I know it hasn’t been easy for you to share your perspective. I know that parents have said harsh and hurtful things to you. I’ve seen so many online forums become battlegrounds rather than safe spaces. I know it must be tiring to seek to educate — to explain the same message over and over — as you meet new parents who don’t “get it,” as I once didn’t. Sadly, I do not see an end to the great divide in our community any time soon.

But I’m here to tell you that it is worth it.

Because, by educating me, you are making me a better parent for my child.

You are making me a better teacher for the children I educate.

You are making me a better writer, advocate, and human.

There is so much work to do.

Please don’t give up just because the divide seems insurmountable.

Please know there are other parents like me who are quietly listening and learning.

You have the power to change perspective.

Because, though I may not share your neurology, I share your mission.

I share your desire for respect and equal access to education, employment and opportunity.

No exceptions.

Respectfully Yours,

Ben’s Mom

Follow this journey on Changed For Good.

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To the Students Who Stood Up to Our Classmate About Using the R-Word

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Boy With Autism and Mall Santa Find Clever Way to Avoid Camera Flashes

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Zaivier Hensley doesn’t like to stare directly at cameras because of the flashing lights.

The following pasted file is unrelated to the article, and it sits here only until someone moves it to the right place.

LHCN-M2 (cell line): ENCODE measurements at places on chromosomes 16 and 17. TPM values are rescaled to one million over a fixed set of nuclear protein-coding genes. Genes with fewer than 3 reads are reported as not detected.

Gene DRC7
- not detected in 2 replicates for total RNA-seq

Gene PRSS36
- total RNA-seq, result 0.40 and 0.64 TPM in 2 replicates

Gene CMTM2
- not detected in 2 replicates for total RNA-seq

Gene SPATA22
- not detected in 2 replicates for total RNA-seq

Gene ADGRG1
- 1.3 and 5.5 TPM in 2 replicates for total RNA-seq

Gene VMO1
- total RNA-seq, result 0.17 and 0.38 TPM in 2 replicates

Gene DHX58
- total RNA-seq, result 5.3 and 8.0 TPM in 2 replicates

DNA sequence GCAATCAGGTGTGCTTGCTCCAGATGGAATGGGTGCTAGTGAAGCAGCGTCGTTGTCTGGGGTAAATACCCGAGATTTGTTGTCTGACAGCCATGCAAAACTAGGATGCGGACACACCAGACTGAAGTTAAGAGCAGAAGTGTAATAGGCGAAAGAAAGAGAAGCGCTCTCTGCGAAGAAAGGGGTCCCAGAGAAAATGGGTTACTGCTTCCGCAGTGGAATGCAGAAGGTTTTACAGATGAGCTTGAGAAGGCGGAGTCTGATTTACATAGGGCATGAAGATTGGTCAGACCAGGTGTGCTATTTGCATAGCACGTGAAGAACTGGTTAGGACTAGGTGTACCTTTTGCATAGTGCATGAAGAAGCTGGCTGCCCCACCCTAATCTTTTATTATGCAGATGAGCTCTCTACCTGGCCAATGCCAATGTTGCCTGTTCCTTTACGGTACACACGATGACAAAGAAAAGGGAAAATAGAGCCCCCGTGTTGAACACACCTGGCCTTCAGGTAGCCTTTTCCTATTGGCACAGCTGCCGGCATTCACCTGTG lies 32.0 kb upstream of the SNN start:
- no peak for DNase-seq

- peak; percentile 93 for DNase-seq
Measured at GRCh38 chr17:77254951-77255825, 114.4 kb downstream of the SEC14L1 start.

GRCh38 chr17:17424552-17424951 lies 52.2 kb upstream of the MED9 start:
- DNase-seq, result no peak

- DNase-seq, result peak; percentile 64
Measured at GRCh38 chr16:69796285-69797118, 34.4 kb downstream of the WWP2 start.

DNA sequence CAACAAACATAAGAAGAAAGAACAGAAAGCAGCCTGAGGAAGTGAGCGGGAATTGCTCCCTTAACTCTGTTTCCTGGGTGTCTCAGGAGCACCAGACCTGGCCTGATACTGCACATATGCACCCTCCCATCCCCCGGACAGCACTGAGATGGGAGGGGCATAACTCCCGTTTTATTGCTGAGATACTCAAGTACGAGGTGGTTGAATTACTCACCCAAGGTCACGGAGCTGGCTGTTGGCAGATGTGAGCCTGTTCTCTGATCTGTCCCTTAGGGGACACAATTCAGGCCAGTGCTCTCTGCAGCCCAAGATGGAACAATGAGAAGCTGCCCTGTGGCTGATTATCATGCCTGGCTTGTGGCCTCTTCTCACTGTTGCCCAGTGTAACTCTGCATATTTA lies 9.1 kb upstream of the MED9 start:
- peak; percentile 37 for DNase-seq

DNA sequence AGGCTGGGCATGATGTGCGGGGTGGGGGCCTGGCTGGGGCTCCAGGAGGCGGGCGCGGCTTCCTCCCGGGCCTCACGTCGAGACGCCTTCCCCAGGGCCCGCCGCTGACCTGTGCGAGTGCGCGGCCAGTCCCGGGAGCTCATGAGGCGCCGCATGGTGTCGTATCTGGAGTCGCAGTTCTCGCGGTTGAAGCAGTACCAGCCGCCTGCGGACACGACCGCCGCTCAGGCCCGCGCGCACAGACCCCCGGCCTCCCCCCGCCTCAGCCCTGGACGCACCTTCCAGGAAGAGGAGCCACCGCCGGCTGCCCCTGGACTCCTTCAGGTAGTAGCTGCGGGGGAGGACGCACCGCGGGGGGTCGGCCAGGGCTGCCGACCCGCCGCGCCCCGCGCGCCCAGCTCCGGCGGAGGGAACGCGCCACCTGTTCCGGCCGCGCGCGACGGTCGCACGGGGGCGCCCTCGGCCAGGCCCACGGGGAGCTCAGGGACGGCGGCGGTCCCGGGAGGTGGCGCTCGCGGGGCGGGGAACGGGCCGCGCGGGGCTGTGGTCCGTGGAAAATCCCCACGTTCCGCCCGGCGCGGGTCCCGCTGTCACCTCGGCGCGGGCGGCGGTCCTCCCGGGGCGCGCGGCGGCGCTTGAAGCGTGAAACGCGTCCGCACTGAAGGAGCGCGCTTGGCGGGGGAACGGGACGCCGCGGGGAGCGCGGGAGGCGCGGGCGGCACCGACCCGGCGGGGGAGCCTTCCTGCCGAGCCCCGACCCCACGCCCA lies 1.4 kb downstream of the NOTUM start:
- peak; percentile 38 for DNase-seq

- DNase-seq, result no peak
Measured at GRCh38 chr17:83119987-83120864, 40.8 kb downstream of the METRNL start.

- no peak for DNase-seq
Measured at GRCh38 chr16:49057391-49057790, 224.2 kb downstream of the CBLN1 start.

So when the 5-year-old, who has autism, met Santa at the Fox Run Mall in Newington, New Hampshire, on Dec. 6, the pair came up with a clever way to take a photo:

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This Santa was part of Fox Run’s “Caring Santa” program, where a sensory-friendly environment is offered to any child who prefers one.

“For once we were not the people being stared at or whispered about. We weren’t being accused of ‘disrupting’ anyone else’s experience or told we should just go home and forget about it by the ever-present people with unwanted and less-than-helpful advice,” Zaivier’s mom, Catherine O’Meara, told The Mighty in an email. “We got to be ourselves in a place where no one batted an eyelash when we had to walk exactly seven laps around the village before we could go see Santa. It was OK that Zaivier was vocally stimming, jumping and spinning to calm himself while we waited for his turn. And it was OK that he needed extra time to warm up before he gained the courage to even come within arms length of this man.”

“It’s a little slice of the one holiday experience we ever had where the two of us were just enjoying a nice tradition,” O’Meara added. “We didn’t have to qualify why we went, or why it was important. We just had to enjoy ourselves.”